In the SCRATCH screen shots the student demonstrates persistence in completing several revisions before publishing their final copy of their game in SCRATCH.

 

IMG_20181220_104040-min.jpg

The first draft of the game instructions.Scratch Dalton 1-min.JPG

Scratch Dalton 2-min.JPG

The second draft of the game instructions after feedback.
Scratch Dalton 3-min.JPG

The final version of the instructions.

 

IMG_20181207_144401-min.jpg

3. The teacher as the “Lead Leader” in collaboration with others is essential in the integration of Coding and Computational Thinking. Team planning and Team Teaching are key.

IMG_20181025_094053-min.jpg

Team Teaching and Planning Unit 1 Activities in the
Computer Science Discoveries program (Code.org).

 

Next Steps:

 

We may not have all the answers but as we move into the next phase of our project we know for sure we are on the right track!

stheobald

November Observations

Posted by stheobald Dec 11, 2018

New Image.jpg

Problem Solving, Algorithms and Unexpected Outcomes                                                   

IMG_20180925_143749.jpg

In week three students were asked to develop a procedure or algorithm for sorting 4-8 cards efficiently with the cards ordered from smallest to largest. The goal was to “collaboratively develop and iteratively improve an algorithm for processing information based on given constraints” (Lesson 6 Unit 1 CS Discoveries, Code.org).

 

What we thought students would come up with algorithms that ranged in level of efficiency.

 

 

What Actually Happened…for many students the process of creating an algorithm never got off the ground. When approaching the task several students tried once or twice and then gave up. It became apparent, during the problem solving process, that the way students responded to setbacks was an indicator of their success. Students who persevered ultimately came up with an algorithm that worked.

 

 

Where do we go from here?....... If we  identify and name successful problem solving behaviors and attitudes will resiliency increase?

 

Student Reflections on Problem Solving, Resiliency and developing Algorithms.

  • What problems did you encounter when completing the task?
  • What did you do when you encountered the problem?
  • Did you feel you were successful with this task?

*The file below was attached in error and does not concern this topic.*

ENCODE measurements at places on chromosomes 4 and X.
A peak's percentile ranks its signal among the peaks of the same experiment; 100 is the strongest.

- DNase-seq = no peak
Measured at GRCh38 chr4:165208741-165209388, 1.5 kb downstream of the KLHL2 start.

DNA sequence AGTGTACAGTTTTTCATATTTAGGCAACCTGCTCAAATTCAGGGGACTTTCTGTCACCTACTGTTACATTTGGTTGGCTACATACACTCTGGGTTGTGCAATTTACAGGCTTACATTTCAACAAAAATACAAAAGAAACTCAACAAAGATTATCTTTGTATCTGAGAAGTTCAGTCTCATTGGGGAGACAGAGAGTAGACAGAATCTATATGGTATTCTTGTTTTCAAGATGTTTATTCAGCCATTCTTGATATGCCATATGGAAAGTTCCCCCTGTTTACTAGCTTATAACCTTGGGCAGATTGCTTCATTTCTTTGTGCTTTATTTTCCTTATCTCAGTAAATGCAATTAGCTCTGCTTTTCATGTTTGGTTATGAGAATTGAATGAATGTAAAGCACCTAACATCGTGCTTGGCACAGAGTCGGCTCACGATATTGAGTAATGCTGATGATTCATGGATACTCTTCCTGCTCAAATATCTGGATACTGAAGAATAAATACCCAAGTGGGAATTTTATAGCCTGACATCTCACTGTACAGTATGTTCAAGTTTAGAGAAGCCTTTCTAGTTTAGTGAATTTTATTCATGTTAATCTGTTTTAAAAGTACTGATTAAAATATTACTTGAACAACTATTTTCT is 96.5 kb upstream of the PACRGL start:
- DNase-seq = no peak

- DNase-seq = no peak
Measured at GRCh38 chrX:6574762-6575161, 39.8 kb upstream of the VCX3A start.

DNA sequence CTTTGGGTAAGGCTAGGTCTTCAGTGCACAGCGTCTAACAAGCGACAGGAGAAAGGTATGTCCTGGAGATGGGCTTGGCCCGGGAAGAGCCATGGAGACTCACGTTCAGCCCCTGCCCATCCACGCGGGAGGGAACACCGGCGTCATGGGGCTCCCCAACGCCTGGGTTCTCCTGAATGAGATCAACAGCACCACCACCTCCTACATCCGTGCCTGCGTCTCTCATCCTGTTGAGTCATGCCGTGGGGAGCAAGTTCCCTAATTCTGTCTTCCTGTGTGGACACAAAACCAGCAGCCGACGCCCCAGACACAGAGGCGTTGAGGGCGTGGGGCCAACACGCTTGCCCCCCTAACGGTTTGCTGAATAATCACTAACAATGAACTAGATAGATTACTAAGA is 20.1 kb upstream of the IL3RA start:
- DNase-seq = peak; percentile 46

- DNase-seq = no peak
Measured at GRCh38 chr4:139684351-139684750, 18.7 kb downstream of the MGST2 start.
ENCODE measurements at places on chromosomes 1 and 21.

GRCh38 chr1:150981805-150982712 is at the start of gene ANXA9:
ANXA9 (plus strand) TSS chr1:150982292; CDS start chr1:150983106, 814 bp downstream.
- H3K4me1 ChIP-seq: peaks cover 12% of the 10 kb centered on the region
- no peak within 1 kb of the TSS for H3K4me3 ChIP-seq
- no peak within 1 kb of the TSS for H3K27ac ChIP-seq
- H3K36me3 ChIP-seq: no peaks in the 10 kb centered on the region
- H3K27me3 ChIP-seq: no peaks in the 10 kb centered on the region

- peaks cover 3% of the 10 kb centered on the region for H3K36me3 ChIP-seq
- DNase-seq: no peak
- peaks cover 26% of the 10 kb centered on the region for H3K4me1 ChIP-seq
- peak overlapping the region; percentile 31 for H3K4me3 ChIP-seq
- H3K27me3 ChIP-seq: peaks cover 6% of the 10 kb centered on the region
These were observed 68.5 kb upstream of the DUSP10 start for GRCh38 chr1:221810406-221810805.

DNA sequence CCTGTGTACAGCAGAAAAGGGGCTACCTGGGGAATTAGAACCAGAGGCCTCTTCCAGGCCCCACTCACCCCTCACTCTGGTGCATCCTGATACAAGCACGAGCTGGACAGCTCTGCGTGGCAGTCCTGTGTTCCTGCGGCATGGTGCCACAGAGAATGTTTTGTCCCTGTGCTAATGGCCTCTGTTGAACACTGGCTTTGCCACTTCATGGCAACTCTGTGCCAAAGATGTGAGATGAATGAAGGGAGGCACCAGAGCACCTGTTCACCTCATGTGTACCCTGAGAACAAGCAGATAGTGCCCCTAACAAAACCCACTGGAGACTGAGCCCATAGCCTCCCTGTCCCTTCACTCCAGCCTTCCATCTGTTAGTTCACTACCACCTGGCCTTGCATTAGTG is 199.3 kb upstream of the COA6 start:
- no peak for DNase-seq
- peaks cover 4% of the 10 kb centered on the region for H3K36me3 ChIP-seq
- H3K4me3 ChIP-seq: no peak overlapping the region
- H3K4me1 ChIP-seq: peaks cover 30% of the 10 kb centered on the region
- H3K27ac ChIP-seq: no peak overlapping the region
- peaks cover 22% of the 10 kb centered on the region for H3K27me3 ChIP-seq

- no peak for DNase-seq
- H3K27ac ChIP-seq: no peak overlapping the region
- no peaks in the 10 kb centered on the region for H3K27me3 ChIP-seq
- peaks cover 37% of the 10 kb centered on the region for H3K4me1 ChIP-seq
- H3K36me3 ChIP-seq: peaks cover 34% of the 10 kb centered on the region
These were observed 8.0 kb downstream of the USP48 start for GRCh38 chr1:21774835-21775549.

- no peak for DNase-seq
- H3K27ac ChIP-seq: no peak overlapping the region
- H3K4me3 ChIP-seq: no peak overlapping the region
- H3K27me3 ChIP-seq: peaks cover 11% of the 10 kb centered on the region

IMG_20181003_115138.jpg

Two different student approaches – two different outcomes

IMG_20181009_153016.jpg

 

IMG_20181009_153124.jpg

 

Our greatest weakness lies in giving up.

The most certain way to succeed is always to try just one more time.”  – Thomas Edison

 

IMG_20181003_115318.jpg

+

The Design Process revised.jpgIMG_20180919_133058-min.jpg

CS Discoveries (Code.org)

Teaching the Problem Solving Process (unplugged) with Unit One's "Boat Making Challenge"  introduced Algorithms to students  - An exciting set of core  practices also began  to emerge - Persistence, Creativity, Collaboration and Communication.

The Design Process revised 2.jpgIMG_20180919_132906-min.jpgThe Design Process 2-min.jpg

CSTA K-12 Computer Science Standards

AP - Algorithms & Programming

  • 1B-AP-08 - Compare and refine multiple algorithms for the same task and determine which is the most appropriate.
  • 1B-AP-11 - Decompose (break down) problems into smaller, manageable subproblems to facilitate the program development process.
  • 1B-AP-16 - Take on varying roles, with teacher guidance, when collaborating with peers during the design, implementation and review stages of program development

 

 

  

 

  

  

Day #1 - Team Teaching -  Computer Science Unplugged

IMG_20180912_095233.jpgIMG_20180912_095547.jpgIMG_20180912_115544.jpg

Our first step toward understanding how to Integrate Computer Science Activities (CS Discoveries - Code.org) into the grade seven and eight Science and Math curriculum -

"As the lead learner, your role shifts from being the source of knowledge to being a leader in seeking knowledge. The lead learner’s mantra is: “I may not know the answer, but I know that together we can figure it out.” (Code.org, Computer Science Discoveries 2018).

Problem Solving and the Design Proces